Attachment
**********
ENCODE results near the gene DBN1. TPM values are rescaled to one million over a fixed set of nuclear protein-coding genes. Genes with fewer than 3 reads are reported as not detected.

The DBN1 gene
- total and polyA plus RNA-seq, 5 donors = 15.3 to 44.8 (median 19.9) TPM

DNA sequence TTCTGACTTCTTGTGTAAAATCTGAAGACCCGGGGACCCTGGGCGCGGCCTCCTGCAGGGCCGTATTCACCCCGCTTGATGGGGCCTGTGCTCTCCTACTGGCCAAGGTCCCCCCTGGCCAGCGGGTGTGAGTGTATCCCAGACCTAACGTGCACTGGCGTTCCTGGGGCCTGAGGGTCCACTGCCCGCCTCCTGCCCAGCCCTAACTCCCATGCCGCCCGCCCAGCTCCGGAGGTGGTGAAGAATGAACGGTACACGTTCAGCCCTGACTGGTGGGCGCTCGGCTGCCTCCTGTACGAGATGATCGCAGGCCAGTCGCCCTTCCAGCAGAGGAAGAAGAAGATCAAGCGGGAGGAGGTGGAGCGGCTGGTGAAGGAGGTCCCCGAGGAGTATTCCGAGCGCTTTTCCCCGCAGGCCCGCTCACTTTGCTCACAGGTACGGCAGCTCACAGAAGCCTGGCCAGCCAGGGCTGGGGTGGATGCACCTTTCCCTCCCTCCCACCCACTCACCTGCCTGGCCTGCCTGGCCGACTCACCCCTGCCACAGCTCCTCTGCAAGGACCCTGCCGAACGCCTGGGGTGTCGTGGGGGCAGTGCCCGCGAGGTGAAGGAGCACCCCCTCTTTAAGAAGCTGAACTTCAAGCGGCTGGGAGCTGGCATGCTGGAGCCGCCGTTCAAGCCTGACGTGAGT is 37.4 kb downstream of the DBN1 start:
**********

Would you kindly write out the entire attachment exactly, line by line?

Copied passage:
ENCODE results near the gene DBN1. TPM values are rescaled to one million over a fixed set of nuclear protein-coding genes. Genes with fewer than 3 reads are reported as not detected.

The DBN1 gene
- total and polyA plus RNA-seq, 5 donors = 15.3 to 44.8 (median 19.9) TPM

DNA sequence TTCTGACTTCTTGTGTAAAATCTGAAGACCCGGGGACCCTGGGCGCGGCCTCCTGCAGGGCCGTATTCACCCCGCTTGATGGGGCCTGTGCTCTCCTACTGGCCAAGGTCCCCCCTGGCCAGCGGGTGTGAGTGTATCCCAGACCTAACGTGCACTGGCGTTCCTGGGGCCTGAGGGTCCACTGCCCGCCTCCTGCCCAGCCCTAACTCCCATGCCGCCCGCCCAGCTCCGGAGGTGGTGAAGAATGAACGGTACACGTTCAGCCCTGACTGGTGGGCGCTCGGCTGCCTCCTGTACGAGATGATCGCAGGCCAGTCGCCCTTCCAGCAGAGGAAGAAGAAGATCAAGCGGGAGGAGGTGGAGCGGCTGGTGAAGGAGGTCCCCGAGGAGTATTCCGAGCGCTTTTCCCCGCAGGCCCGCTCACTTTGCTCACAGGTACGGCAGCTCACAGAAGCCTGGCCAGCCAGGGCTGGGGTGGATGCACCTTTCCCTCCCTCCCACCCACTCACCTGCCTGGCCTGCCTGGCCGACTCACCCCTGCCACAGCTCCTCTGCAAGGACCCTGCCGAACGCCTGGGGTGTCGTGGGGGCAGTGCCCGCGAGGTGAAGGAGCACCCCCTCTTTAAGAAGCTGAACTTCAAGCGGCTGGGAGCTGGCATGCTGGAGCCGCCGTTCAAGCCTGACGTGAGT is 37.4 kb downstream of the DBN1 start: